The Star Beacon; Ashtabula, Ohio

June 25, 2008

Beyond wineries and covered bridges …

A Neil Frieder column

The unemployment rate for Ashtabula County in January soared to 8 percent. A month before the county’s rate was 7.5 percent.

The state’s average for January was 6.3 percent. Ashtabula County’s next door neighbors, Lake and Geauga counties, had unemployment rates of 6.1 percent and 5.7 percent, respectively, for the same time period. Ashtabula County had the highest unemployment rate of the 13 counties making up northeast Ohio.

OK, so the state has been in a recession, probably over the last couple of months. That accounts for what is going on in Ashtabula County today. Right?

Yes, but it only is making a bad situation worse. The problem is Ashtabula County has been in a depressed economic state for a number of years. Notwithstanding this current recession, good economic times have eluded much of Ashtabula County and many of its people.

That should beg the question: Why does Ashtabula County consistently have high unemployment? In January it was 68th in a state of 88 counties. For years, it has been near the bottom rung of the state for employment. Unemployment joins two other problems associated with Ashtabula County to form one of those scurrilous ménage a trois of economics: underemployed, underpaid and unemployed.

That then should beg a series of whys: For example, why does Ashtabula County have a low per capita-income average? Or, why don’t people with college degrees or higher choose Ashtabula County to call home? Or, why aren’t there more retailers other than those that cater to low-income people? Why does the crime rate seem to be higher here? Why are there a lot of foreclosed and dilapidated properties in the county? Why do Lake and Geauga counties consistently have lower unemployment rates?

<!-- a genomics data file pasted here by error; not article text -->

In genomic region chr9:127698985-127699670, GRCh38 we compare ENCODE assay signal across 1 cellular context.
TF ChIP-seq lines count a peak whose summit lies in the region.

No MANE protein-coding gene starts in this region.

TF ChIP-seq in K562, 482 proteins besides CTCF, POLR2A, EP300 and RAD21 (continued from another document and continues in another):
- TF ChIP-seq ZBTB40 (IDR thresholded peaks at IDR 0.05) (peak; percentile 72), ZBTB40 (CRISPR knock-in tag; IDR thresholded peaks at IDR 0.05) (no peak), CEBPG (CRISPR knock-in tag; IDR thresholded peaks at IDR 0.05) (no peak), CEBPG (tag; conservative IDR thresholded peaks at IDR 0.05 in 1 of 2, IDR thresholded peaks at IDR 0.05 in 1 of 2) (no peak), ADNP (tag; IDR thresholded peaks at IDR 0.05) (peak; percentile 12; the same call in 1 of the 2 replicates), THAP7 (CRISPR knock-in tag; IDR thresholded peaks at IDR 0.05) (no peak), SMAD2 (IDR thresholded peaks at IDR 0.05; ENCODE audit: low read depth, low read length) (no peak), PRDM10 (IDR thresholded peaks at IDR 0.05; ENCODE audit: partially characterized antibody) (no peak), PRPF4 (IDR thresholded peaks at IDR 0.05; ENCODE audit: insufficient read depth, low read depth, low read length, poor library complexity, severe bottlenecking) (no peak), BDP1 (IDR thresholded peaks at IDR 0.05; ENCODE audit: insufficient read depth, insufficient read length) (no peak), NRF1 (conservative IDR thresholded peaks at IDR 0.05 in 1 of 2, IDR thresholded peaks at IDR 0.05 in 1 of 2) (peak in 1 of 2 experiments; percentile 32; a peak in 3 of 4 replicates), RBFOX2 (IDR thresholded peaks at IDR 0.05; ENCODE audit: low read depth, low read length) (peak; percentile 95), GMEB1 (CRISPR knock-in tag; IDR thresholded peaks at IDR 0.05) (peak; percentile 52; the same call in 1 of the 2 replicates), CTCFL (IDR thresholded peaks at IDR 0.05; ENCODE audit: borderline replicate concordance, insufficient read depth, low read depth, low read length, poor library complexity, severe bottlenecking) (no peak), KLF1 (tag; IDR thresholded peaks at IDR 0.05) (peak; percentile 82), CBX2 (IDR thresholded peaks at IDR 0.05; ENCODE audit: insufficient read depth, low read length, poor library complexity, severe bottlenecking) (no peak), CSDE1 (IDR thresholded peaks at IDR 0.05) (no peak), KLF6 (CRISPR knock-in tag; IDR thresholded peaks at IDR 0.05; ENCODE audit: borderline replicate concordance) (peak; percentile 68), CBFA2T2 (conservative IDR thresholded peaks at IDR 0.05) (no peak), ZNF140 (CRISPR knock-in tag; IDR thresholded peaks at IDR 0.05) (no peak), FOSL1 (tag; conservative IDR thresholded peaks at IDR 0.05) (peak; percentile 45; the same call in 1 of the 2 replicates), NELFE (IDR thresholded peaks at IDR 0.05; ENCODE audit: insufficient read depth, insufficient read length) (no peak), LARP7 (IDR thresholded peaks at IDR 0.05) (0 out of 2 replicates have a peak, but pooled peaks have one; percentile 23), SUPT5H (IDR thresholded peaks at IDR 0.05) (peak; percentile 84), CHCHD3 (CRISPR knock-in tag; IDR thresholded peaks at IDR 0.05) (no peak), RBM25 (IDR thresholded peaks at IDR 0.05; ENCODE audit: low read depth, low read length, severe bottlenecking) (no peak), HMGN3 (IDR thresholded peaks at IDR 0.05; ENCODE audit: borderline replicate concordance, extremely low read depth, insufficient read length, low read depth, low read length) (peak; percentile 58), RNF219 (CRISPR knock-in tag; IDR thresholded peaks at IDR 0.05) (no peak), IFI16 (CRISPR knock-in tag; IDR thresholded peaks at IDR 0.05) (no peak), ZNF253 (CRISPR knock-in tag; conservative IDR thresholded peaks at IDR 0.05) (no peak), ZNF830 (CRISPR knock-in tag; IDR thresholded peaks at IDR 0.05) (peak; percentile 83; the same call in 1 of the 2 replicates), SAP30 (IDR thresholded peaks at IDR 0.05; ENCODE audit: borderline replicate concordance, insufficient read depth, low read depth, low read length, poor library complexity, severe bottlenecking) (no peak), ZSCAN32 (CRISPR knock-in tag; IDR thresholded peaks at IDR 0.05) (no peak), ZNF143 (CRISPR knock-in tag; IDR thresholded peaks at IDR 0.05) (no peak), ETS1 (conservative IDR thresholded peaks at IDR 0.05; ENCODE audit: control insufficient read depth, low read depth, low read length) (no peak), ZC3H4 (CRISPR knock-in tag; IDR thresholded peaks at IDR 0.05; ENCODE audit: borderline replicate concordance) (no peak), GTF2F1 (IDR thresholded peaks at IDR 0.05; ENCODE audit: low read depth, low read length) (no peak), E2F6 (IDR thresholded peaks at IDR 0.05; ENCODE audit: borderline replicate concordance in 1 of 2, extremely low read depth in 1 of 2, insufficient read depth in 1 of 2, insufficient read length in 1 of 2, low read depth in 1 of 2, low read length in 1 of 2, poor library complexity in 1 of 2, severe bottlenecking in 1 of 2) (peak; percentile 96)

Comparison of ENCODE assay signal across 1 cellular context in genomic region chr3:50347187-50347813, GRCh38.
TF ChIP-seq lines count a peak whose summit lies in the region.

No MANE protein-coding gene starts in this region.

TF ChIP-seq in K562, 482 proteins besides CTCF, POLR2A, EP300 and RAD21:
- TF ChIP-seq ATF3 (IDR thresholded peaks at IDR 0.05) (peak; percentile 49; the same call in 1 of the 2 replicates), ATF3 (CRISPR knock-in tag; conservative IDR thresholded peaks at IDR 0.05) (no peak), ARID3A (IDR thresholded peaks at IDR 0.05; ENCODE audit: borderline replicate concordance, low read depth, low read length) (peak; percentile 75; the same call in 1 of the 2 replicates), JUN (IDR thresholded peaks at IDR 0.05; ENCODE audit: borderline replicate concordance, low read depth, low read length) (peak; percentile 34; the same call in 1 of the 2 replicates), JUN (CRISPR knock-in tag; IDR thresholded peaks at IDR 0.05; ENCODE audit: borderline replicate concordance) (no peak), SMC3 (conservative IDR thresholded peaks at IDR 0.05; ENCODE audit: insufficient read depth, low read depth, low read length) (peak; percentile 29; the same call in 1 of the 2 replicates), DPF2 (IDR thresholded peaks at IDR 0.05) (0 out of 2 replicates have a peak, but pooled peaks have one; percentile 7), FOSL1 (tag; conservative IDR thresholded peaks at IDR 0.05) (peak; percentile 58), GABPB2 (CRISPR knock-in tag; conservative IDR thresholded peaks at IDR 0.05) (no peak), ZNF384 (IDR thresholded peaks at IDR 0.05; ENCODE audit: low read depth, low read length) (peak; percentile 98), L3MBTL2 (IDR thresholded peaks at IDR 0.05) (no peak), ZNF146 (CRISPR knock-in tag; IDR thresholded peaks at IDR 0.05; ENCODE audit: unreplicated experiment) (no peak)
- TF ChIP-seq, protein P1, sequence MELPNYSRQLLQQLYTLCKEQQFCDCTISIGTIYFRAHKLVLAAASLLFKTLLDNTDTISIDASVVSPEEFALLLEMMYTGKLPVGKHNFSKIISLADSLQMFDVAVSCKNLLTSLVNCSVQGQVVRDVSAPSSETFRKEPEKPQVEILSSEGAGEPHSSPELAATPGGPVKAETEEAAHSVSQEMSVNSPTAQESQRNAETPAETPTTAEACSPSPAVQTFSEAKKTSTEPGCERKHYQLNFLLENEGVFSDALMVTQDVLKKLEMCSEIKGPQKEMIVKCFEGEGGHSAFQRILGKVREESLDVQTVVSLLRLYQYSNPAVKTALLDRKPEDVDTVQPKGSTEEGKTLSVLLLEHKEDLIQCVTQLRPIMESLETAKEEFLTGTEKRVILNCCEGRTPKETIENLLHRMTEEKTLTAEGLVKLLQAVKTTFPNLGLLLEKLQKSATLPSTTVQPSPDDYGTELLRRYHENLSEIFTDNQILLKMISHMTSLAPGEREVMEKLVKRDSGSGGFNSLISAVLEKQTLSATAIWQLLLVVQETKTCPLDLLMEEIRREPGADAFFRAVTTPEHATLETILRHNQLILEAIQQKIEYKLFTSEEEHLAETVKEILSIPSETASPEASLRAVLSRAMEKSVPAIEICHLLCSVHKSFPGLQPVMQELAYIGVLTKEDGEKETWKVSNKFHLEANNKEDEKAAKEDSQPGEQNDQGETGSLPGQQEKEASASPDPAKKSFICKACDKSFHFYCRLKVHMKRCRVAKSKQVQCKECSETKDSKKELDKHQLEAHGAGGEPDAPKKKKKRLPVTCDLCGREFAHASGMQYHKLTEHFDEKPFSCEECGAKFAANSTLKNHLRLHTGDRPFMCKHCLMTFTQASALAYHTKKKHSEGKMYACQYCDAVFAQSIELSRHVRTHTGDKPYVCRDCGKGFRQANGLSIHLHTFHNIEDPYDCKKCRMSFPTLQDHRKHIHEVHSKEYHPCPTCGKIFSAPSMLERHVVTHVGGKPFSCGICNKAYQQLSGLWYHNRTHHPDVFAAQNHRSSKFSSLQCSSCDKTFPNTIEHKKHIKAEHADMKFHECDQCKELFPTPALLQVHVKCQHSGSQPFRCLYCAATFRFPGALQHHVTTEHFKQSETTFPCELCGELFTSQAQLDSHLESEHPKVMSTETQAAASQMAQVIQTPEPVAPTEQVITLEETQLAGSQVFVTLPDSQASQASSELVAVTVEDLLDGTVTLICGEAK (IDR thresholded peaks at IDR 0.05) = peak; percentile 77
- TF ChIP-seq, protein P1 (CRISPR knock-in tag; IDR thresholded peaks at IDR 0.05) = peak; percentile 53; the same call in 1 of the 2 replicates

It is inevitable in Ashtabula County when you begin to ask those whys that someone will ask a different series of whys: “Why don’t you point out the good things of the county, like wineries, covered bridges, Lake Erie and its people? Why are you so negative?”

It is true this county has these great attributes. Yet, as the employment and per capita numbers suggest, they are not helping a lot. Perhaps these whys persist because too many people see it as too painful to look at the problems or they are too complacent with the status quo, or dare we say may benefit financially from having a depressed society.

It is hard to arrive at solutions if you are not seeing the problems.


Over the next two weeks, the Star Beacon is printing a series entitled “Realty Check.” The series examines some of those whys and culminates with some voiced solutions.

This series is the result of months of work — starting in October — by Star Beacon Lifestyle Editor Carl Feather. In putting together the series, Feather interviewed dozens of people at the national, state and local levels. He researched data that compare Ashtabula County to other areas of the state and nation.

The series also offers a reality check into the personal lives of people who are not faring so well in Ashtabula County.

Over this two-week period, beginning today, we are asking you to become active with it. Each day, we will be asking a question regarding this series on our Web-site poll. You also can go to our Web-site forums to discuss the series. Just click at the end of any of the stories as they appear on our Web site and begin your discussion with other readers.

Also, Carl Feather would like to share your personal stories regarding Ashtabula County for possible publication as they relate to “Reality Check.” He can be reached at

By taking a look at the problems, we will see some dreams of what can be in Ashtabula County. As we yearn for those dreams of what can be, we shall look for solutions that will make those dreams a part of Ashtabula County.

Frieder is editor of the Star Beacon and can be reached at